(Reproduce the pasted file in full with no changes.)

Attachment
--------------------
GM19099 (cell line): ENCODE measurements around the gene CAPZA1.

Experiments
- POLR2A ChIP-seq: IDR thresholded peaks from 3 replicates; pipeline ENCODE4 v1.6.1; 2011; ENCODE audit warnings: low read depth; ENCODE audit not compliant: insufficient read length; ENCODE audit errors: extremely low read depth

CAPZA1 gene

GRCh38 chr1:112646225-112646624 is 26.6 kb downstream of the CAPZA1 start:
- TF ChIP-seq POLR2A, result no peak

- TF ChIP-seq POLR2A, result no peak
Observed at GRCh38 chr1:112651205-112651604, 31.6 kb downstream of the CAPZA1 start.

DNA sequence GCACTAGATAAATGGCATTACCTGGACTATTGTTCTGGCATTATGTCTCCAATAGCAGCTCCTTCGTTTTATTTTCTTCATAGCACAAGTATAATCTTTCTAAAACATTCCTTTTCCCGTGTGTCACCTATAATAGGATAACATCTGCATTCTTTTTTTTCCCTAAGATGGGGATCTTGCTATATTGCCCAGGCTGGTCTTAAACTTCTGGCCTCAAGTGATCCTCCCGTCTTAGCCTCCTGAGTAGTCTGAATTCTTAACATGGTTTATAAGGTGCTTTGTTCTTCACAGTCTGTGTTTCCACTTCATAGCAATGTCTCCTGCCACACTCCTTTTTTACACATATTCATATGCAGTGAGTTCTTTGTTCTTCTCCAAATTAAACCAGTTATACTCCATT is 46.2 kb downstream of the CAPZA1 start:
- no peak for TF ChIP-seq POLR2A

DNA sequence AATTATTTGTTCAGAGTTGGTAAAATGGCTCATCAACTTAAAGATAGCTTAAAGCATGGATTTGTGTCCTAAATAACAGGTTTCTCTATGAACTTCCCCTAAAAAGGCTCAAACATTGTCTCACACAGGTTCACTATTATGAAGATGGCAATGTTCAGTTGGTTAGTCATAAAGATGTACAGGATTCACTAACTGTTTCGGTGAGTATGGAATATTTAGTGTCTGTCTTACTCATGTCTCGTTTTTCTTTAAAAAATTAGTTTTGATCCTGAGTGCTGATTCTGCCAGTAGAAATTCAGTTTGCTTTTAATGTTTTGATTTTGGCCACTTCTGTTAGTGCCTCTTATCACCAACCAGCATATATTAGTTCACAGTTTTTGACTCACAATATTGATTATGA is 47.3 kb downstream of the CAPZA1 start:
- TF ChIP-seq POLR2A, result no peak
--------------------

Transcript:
GM19099 (cell line): ENCODE measurements around the gene CAPZA1.

Experiments
- POLR2A ChIP-seq: IDR thresholded peaks from 3 replicates; pipeline ENCODE4 v1.6.1; 2011; ENCODE audit warnings: low read depth; ENCODE audit not compliant: insufficient read length; ENCODE audit errors: extremely low read depth

CAPZA1 gene

GRCh38 chr1:112646225-112646624 is 26.6 kb downstream of the CAPZA1 start:
- TF ChIP-seq POLR2A, result no peak

- TF ChIP-seq POLR2A, result no peak
Observed at GRCh38 chr1:112651205-112651604, 31.6 kb downstream of the CAPZA1 start.

DNA sequence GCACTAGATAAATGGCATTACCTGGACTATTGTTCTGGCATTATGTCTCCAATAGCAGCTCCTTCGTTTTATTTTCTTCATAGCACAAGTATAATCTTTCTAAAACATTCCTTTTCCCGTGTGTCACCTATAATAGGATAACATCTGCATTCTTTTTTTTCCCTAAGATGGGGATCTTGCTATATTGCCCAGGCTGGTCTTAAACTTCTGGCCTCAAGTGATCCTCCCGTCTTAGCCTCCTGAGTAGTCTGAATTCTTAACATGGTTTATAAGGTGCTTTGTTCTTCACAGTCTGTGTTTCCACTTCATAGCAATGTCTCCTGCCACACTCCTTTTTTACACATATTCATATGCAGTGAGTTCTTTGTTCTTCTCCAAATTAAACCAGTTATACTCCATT is 46.2 kb downstream of the CAPZA1 start:
- no peak for TF ChIP-seq POLR2A

DNA sequence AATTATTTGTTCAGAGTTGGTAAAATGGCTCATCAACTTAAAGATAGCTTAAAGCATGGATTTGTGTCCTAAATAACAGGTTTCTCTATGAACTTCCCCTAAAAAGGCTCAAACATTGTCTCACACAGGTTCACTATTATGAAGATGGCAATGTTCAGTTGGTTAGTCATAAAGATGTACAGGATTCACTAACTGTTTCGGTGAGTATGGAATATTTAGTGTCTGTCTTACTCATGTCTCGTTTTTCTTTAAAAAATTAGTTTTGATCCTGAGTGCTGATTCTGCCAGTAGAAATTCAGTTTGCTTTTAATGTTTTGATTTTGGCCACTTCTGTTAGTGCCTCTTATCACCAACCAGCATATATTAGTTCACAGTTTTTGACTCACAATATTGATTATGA is 47.3 kb downstream of the CAPZA1 start:
- TF ChIP-seq POLR2A, result no peak